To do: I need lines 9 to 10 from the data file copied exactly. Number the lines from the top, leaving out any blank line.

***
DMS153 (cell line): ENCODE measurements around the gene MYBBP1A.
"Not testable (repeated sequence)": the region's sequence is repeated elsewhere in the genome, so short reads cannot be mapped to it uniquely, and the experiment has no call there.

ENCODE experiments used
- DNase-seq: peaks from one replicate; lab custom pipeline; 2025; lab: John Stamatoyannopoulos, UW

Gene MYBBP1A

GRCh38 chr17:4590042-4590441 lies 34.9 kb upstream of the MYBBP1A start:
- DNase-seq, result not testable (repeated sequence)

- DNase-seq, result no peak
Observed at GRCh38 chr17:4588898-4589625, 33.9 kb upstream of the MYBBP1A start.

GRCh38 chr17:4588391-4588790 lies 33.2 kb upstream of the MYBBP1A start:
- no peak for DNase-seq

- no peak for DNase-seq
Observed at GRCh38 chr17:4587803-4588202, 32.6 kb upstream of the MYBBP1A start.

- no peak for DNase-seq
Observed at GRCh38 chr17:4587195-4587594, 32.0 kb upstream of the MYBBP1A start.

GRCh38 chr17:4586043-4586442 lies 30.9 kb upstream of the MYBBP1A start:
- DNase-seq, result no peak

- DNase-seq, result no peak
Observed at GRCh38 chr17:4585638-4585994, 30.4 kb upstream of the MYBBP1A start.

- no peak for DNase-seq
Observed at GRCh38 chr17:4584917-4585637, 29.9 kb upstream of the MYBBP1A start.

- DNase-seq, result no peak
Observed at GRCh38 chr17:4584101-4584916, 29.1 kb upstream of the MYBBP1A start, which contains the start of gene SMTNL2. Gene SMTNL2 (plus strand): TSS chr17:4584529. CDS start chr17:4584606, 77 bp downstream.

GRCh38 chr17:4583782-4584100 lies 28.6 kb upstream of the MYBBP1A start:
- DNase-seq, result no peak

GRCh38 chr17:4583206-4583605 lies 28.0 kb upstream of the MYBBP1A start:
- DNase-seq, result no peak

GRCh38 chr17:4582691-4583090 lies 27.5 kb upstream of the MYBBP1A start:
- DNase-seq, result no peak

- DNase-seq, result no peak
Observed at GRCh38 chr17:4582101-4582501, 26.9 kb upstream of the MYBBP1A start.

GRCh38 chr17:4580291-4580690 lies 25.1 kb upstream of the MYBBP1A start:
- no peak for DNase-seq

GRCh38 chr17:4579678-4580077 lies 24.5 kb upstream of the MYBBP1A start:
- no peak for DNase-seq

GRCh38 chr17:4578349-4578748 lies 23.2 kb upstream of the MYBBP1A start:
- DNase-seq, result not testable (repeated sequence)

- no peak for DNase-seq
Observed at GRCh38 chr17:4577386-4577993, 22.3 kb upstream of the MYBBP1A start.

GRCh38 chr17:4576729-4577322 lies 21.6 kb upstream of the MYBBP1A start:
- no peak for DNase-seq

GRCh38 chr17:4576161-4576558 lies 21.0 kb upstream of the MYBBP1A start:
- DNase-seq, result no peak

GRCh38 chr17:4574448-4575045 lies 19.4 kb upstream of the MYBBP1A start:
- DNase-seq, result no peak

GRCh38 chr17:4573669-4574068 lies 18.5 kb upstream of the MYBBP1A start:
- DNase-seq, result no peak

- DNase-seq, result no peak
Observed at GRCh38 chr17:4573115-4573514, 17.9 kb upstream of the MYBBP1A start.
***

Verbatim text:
Observed at GRCh38 chr17:4588898-4589625, 33.9 kb upstream of the MYBBP1A start.

GRCh38 chr17:4588391-4588790 lies 33.2 kb upstream of the MYBBP1A start: